Fighters imbued with magic, Rangers covered in bees, Rogues, back from the dead. Here’s Jeremy Crawford on why Unearthed Arcana is gloriously weird.
The three newest subclasses for Unearthed Arcana provide new options for Rogues, Rangers, and Fighters giving us a glimpse into the direction D&D is heading. With the latest batch of options, each of the 11 original classes now has a new archetype that explores a strange new space on the tabletop, and according to Jeremy Crawford, this has allowed the design team to branch out in interesting directions. And looking back on the classes that have come out gives us some great insight as to where the D&D Team is hoping to explore next. Here’s Jeremy Crawford talking about the latest classes:
We’re starting with the big one here. The Revived embodies one of the biggest weirdest places to step into–the Revived is a class that’s based around coming to the slow realization that you’ve lived another life before. That whatever your memories are, you’ve had more than one life. How and why you were brought back to life is up to you to figure out over the course of the game, but it’s an interesting place to explore with a class because as many people have pointed out, the Revived sounds like it could be a player’s core race/species. Much like the Revenant, the Revived doesn’t necessarily feel like it’s tied to the Rogue at first blush.
But as Crawford points out, there’s a big reason to tie this to class–and it’s because just like in real life, the thing that matters most is your class. That is to say, choosing to be an Elf or whatever gives you a few abilities at the start of your adventuring career, and then that’s it. But in D&D, your class is one of the ways you can grow over the course of the game. Which allows the Revived to develop a deeper understanding of their powers that’s tied to the already extant progression system in D&D–as you level up you become more powerful, and this can ordinarily mean something like ‘learning new spells’ or ‘how to fight better’ but I really like this option of ‘exploring your connections more.’
It feels like something out of a Planescape Torment or other big narrative-driven game. And the Revived in particular seems like a perfect extension of the core 5th Edition tenet of “each subclass has its own story.” So as you level up, your mastery over your Revived nature/connection to the powers of Death is able to be mastered, which you see in the Revived’s ability to teleport real good and in dramatic ways that are hard to replicate.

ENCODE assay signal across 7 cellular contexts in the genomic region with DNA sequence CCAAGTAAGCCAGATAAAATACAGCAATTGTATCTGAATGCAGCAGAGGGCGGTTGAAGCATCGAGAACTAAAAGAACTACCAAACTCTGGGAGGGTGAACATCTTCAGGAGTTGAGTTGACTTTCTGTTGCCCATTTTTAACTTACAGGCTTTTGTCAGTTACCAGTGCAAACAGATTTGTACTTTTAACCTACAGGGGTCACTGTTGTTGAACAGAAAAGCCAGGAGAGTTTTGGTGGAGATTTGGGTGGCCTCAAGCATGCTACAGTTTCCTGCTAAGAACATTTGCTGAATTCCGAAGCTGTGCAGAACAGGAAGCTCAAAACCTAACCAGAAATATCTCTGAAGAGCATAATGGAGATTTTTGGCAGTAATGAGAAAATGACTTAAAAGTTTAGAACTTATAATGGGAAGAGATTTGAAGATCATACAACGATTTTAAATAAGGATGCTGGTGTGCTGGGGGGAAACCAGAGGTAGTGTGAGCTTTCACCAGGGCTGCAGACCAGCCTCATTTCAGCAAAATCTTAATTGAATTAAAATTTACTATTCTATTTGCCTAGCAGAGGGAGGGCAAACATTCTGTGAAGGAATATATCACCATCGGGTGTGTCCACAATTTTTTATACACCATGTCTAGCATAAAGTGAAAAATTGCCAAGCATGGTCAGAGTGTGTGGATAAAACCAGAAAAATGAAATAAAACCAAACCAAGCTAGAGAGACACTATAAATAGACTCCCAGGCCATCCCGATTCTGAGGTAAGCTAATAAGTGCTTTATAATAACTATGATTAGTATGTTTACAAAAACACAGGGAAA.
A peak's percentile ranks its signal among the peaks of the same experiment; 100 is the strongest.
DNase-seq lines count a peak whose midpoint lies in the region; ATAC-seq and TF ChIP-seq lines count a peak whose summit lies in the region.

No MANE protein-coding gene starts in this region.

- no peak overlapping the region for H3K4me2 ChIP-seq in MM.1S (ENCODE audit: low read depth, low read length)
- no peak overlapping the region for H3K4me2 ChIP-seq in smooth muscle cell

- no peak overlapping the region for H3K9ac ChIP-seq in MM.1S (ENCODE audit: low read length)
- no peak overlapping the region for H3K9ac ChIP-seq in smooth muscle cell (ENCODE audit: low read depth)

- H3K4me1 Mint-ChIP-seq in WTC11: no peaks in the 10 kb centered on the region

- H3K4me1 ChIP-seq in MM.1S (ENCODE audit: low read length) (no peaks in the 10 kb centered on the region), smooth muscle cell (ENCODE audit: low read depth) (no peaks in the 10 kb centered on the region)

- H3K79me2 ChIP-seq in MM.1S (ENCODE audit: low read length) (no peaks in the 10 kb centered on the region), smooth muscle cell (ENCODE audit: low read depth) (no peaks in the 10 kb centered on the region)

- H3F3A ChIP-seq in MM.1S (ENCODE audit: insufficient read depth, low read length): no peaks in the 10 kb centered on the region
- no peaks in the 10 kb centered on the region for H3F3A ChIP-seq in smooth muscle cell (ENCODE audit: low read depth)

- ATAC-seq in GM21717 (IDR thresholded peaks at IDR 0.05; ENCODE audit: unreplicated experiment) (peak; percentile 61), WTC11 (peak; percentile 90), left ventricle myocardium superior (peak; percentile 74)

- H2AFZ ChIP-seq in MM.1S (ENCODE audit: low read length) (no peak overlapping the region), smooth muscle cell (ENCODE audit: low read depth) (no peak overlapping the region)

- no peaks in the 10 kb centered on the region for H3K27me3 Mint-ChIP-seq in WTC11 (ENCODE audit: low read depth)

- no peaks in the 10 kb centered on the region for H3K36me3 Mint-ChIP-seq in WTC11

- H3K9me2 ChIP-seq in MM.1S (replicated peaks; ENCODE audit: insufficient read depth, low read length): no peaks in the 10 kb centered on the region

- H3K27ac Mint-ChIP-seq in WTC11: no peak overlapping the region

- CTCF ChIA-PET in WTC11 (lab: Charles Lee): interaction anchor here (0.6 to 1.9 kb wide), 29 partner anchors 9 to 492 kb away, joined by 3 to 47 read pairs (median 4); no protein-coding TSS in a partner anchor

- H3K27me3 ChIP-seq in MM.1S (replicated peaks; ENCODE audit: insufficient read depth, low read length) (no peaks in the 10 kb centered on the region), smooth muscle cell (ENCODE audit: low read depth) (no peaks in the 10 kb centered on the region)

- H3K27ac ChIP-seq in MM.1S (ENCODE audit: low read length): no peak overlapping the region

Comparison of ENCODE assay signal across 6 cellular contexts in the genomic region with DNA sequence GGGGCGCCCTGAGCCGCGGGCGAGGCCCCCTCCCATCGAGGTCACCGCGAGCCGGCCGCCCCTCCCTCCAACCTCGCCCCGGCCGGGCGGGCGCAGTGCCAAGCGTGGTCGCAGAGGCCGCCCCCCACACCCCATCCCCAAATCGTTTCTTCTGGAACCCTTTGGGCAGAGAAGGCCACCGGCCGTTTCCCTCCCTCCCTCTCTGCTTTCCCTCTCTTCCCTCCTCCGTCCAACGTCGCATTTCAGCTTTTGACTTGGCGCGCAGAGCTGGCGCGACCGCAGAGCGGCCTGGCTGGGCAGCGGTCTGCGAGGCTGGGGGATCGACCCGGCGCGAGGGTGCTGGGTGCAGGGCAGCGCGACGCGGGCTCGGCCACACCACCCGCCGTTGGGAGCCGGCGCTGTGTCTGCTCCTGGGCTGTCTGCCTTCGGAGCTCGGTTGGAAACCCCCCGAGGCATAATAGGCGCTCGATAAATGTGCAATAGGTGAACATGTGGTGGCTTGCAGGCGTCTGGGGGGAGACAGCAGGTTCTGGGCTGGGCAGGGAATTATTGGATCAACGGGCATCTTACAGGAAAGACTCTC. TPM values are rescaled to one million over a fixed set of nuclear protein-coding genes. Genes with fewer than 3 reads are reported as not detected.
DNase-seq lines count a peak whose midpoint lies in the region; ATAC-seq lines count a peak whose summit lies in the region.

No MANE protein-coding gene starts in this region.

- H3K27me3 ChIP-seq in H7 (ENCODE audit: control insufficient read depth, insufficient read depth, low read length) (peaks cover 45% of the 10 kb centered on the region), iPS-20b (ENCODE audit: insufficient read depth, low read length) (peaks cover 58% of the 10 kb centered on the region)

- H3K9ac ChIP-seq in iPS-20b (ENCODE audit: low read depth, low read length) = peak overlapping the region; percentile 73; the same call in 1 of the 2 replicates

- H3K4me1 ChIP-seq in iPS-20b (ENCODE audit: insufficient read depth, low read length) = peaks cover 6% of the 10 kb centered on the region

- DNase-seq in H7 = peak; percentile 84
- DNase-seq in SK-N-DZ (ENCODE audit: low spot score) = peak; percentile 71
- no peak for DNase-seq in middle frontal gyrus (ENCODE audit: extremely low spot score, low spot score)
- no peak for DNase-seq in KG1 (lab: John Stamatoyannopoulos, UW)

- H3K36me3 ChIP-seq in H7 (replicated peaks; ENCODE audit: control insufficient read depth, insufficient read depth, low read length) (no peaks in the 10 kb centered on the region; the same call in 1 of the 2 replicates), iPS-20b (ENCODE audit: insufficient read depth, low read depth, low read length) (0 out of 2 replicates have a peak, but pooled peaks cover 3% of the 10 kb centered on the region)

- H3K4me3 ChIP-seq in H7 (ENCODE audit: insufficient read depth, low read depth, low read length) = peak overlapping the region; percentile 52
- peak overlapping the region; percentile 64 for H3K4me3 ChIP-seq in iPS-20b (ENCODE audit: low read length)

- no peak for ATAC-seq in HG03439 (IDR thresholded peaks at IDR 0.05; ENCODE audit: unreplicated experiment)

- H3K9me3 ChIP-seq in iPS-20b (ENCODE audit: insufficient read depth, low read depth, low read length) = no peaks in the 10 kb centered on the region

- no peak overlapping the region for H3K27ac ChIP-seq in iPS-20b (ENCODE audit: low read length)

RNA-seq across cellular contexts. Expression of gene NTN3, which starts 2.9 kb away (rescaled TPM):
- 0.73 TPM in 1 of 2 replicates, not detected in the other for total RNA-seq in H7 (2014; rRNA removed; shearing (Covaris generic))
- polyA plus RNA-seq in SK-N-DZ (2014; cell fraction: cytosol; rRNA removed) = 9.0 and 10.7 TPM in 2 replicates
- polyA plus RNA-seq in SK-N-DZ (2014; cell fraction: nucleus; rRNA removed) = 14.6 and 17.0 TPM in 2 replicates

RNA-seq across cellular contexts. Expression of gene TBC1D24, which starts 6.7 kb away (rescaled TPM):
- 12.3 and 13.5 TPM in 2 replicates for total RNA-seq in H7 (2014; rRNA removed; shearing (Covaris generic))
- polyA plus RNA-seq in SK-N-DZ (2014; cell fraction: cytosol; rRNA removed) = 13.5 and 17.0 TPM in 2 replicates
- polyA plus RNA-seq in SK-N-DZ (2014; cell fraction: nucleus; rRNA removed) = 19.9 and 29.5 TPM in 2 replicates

The Rune Knight Fighter is another great example of magic seeping into the other classes. Which, if there was one big way to summarize the last eleven Unearthed Arcana releases it would be–everyone can be a little magical. Well, okay actually it would be “hey these subclasses seem to have a lot of planar connections, do you think D&D is about due for the Manual of the Planes?” but this is a close second.
Instead of Wizards and Sorcerers hogging all the good stuff, we’re seeing Fighters get more options besides “be a wizard also” with their martial prowess. The Rune Knight adds a lot of versatility and surprising utility that results in straight up magical effects. I like that you don’t have to be a spellcasting class to cast spells–I think this is a big move for the D&D team. You can see the beginning experiments with it in subclasses like the Way of the Four Elements, but that has its own problems, despite how much I love it. But here we have a Fighter that uses magic without using Vancian spells and slots and so forth. It’s a huge step in a new direction.
Finally we have the Bee-stmaster Ranger, who exemplifies the weird ways that you can represent the encroachment of magic into a class. Without a huge change to the Ranger’s class, they add a feature that gives a whole new angle–and one that banks upon the player investing their own descriptors. The swarm can look like whatever the player decides. This descriptive power exists, but this subclass (and the Artificer) are explicitly relying on the player’s input to get players thinking more about the characters they are creating.
We’re starting to see more of this, more ways for your own imagination to manifest–explicitly called for by the rules–as D&D moves into the next five years of 5th Edition. Whatever comes next, feels like it’ll be aimed heavily at players. So keep an eye out for big news, probably around summer 2020.